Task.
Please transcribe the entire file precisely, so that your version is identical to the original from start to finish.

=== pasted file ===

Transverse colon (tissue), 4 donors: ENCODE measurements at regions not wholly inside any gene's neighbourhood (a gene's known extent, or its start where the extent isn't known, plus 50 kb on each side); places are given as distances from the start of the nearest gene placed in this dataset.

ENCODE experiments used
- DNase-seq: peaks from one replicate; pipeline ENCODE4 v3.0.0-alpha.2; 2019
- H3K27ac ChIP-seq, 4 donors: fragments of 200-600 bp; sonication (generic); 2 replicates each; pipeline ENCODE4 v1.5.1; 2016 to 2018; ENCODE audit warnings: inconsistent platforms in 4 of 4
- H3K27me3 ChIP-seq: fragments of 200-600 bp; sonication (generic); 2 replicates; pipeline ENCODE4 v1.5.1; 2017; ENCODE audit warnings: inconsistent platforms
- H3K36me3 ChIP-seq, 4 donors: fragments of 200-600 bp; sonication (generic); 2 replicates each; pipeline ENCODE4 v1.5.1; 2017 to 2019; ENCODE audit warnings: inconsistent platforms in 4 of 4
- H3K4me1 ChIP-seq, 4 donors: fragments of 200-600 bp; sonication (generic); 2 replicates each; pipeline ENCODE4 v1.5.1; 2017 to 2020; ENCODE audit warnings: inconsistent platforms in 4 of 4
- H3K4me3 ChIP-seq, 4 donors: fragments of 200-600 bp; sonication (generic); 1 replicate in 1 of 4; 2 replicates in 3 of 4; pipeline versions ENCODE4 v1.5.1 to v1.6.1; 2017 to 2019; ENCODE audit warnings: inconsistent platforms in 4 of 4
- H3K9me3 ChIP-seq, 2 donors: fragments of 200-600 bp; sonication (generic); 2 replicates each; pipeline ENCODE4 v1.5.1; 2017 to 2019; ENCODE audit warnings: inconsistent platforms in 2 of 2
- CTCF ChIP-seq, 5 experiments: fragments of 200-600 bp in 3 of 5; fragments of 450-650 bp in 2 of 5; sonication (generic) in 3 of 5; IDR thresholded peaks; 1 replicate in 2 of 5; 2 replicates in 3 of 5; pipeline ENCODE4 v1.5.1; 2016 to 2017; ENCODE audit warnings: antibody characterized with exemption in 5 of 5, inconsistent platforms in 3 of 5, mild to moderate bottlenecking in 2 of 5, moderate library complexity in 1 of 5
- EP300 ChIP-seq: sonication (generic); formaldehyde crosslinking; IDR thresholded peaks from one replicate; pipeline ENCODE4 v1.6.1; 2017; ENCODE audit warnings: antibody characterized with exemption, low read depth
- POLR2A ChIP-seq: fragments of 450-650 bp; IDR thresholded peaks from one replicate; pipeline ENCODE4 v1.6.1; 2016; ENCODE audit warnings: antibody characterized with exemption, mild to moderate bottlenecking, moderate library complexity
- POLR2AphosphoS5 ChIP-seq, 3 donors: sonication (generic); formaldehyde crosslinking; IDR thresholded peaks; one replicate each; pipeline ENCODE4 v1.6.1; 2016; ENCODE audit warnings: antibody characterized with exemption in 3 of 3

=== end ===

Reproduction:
Transverse colon (tissue), 4 donors: ENCODE measurements at regions not wholly inside any gene's neighbourhood (a gene's known extent, or its start where the extent isn't known, plus 50 kb on each side); places are given as distances from the start of the nearest gene placed in this dataset.

ENCODE experiments used
- DNase-seq: peaks from one replicate; pipeline ENCODE4 v3.0.0-alpha.2; 2019
- H3K27ac ChIP-seq, 4 donors: fragments of 200-600 bp; sonication (generic); 2 replicates each; pipeline ENCODE4 v1.5.1; 2016 to 2018; ENCODE audit warnings: inconsistent platforms in 4 of 4
- H3K27me3 ChIP-seq: fragments of 200-600 bp; sonication (generic); 2 replicates; pipeline ENCODE4 v1.5.1; 2017; ENCODE audit warnings: inconsistent platforms
- H3K36me3 ChIP-seq, 4 donors: fragments of 200-600 bp; sonication (generic); 2 replicates each; pipeline ENCODE4 v1.5.1; 2017 to 2019; ENCODE audit warnings: inconsistent platforms in 4 of 4
- H3K4me1 ChIP-seq, 4 donors: fragments of 200-600 bp; sonication (generic); 2 replicates each; pipeline ENCODE4 v1.5.1; 2017 to 2020; ENCODE audit warnings: inconsistent platforms in 4 of 4
- H3K4me3 ChIP-seq, 4 donors: fragments of 200-600 bp; sonication (generic); 1 replicate in 1 of 4; 2 replicates in 3 of 4; pipeline versions ENCODE4 v1.5.1 to v1.6.1; 2017 to 2019; ENCODE audit warnings: inconsistent platforms in 4 of 4
- H3K9me3 ChIP-seq, 2 donors: fragments of 200-600 bp; sonication (generic); 2 replicates each; pipeline ENCODE4 v1.5.1; 2017 to 2019; ENCODE audit warnings: inconsistent platforms in 2 of 2
- CTCF ChIP-seq, 5 experiments: fragments of 200-600 bp in 3 of 5; fragments of 450-650 bp in 2 of 5; sonication (generic) in 3 of 5; IDR thresholded peaks; 1 replicate in 2 of 5; 2 replicates in 3 of 5; pipeline ENCODE4 v1.5.1; 2016 to 2017; ENCODE audit warnings: antibody characterized with exemption in 5 of 5, inconsistent platforms in 3 of 5, mild to moderate bottlenecking in 2 of 5, moderate library complexity in 1 of 5
- EP300 ChIP-seq: sonication (generic); formaldehyde crosslinking; IDR thresholded peaks from one replicate; pipeline ENCODE4 v1.6.1; 2017; ENCODE audit warnings: antibody characterized with exemption, low read depth
- POLR2A ChIP-seq: fragments of 450-650 bp; IDR thresholded peaks from one replicate; pipeline ENCODE4 v1.6.1; 2016; ENCODE audit warnings: antibody characterized with exemption, mild to moderate bottlenecking, moderate library complexity
- POLR2AphosphoS5 ChIP-seq, 3 donors: sonication (generic); formaldehyde crosslinking; IDR thresholded peaks; one replicate each; pipeline ENCODE4 v1.6.1; 2016; ENCODE audit warnings: antibody characterized with exemption in 3 of 3